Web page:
I’ve been arguing for several years now that civil society is dependent on digital systems, which are not neutral, designed with civil society in mind, or inately democratizing. Our dependence on digitized data, commercial software and hardware, and global communications networks lays bare the fallacy that nonprofits/foundations, donations of money, community organizations, political activism, informal associational life, mutual aid networks, kinship care — any of the activities that take place in civil society — are independent from market or government forces. Not only are they not independent, they’re entirely dependent.
Those dependencies change the nature and boundaries of civil society, require us to revisit old assumptions (such as the idea that the sector is independent from markets or governments), and we need to build new technology, organizational practices, and attend to a different set of policy domains in this dependent stage.
This is the entire premise of the Digital Civil Society Lab.
This has become painfully clear to millions of people in the last weeks as they’ve tried to work remotely. The first step to doing so — after caring for family and finding a place and time to sit down — is to figure out how to get the tech to work. Whether it’s using conference calling software safely, figuring out where the “mute” button is, accessing the office server, using work email on your own phone, getting hot spots and functioning laptops to your staff — chances are you’ve been dealing with “work tech” lately in ways that make it painfully clear: your work depends on digital systems.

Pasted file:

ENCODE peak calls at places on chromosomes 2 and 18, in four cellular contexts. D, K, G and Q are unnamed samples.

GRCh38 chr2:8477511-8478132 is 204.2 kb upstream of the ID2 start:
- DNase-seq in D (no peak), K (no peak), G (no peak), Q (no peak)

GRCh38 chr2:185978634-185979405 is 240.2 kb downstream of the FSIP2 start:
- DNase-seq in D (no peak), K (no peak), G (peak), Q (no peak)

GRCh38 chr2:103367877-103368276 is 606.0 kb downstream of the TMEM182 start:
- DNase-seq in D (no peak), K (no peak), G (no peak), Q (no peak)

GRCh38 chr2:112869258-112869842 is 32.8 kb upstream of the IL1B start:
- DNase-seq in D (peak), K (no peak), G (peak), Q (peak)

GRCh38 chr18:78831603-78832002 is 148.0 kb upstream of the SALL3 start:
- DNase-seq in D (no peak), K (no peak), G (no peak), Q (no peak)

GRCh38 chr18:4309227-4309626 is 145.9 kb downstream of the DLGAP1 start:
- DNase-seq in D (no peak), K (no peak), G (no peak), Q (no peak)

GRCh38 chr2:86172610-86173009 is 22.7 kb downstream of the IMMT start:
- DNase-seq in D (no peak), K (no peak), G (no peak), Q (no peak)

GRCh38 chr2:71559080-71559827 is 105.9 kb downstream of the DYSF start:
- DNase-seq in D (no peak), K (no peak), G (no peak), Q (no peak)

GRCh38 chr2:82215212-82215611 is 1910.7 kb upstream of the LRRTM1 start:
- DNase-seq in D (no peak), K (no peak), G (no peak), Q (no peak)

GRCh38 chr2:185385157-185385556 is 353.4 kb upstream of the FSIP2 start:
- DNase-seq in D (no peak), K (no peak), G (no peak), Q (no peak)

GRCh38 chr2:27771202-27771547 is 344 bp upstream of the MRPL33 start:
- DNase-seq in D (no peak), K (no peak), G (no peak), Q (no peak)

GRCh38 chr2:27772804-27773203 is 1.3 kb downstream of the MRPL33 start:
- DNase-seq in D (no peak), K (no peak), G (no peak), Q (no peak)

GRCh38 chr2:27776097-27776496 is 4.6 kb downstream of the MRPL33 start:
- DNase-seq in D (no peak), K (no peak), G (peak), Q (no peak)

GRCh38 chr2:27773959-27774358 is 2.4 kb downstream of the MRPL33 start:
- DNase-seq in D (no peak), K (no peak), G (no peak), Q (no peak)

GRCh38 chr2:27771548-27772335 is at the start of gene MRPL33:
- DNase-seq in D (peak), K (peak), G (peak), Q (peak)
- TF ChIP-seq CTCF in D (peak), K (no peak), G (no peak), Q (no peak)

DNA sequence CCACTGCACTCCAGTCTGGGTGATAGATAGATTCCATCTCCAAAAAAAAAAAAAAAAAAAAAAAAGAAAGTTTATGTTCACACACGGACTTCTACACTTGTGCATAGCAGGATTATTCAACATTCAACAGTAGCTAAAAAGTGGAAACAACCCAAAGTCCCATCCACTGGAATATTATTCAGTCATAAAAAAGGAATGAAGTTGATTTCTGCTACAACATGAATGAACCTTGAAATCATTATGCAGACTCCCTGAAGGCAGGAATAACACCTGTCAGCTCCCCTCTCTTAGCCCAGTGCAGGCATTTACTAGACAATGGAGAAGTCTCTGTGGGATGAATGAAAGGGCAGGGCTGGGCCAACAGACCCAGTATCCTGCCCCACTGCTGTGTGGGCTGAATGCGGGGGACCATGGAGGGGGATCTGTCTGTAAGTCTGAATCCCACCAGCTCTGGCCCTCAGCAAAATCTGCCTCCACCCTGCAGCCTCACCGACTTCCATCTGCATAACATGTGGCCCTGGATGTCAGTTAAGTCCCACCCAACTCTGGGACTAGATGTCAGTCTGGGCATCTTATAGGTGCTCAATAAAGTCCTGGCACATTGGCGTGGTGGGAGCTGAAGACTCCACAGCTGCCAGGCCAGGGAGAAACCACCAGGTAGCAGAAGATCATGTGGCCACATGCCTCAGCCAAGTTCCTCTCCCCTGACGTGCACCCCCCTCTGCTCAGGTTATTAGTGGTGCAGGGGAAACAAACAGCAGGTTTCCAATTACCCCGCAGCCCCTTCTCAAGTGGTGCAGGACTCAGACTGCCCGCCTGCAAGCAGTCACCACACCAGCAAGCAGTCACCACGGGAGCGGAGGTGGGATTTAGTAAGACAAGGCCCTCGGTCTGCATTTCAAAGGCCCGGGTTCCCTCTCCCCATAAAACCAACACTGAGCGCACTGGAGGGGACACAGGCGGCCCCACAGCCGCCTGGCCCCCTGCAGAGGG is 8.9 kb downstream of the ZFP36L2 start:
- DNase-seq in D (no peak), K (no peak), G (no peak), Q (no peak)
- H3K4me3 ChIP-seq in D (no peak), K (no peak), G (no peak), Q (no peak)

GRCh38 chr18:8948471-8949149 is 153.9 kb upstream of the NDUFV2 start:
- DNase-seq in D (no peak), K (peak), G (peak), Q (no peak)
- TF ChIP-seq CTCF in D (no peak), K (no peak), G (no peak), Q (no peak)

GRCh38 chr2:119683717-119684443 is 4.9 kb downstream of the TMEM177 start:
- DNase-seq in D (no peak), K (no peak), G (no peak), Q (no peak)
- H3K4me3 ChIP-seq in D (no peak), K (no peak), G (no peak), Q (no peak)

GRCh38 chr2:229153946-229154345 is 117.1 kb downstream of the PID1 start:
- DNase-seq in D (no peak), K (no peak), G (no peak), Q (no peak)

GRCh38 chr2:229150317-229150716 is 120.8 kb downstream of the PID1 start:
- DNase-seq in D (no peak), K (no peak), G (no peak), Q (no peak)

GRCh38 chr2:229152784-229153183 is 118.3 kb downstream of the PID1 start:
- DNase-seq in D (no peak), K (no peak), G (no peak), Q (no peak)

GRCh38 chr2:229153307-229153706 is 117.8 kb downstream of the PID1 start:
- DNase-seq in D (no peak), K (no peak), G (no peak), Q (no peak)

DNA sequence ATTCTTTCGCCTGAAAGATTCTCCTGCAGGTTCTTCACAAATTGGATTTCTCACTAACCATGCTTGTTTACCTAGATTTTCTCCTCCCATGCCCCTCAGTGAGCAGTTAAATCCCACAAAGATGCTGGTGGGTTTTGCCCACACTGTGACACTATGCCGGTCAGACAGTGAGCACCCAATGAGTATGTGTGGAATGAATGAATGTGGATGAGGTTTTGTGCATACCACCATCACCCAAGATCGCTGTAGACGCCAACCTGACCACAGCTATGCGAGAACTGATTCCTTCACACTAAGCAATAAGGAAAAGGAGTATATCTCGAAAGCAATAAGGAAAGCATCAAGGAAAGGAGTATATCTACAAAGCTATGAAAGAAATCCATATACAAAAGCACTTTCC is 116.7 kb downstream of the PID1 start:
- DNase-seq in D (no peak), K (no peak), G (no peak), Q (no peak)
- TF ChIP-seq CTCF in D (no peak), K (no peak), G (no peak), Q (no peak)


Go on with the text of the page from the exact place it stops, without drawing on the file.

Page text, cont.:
As the authors here put it,
“The pandemic also lays bare the many vulnerabilities created by society’s dependence on the internet. These include the dangerous consequences of censorship, the constantly morphing spread of disinformation, supply chain vulnerabilities and the risks of weak cybersecurity.”
Laura DeNardis, one of the authors of that article, has a book called The Internet In Everything.
That’s another way of saying civil society is digital civil society.
We’ve written about the new kinds of policy advocacy that digital civil society demands.
We’re working with partners across California to help with nonprofit’s organizational capacity needs that start from these digital dependencies.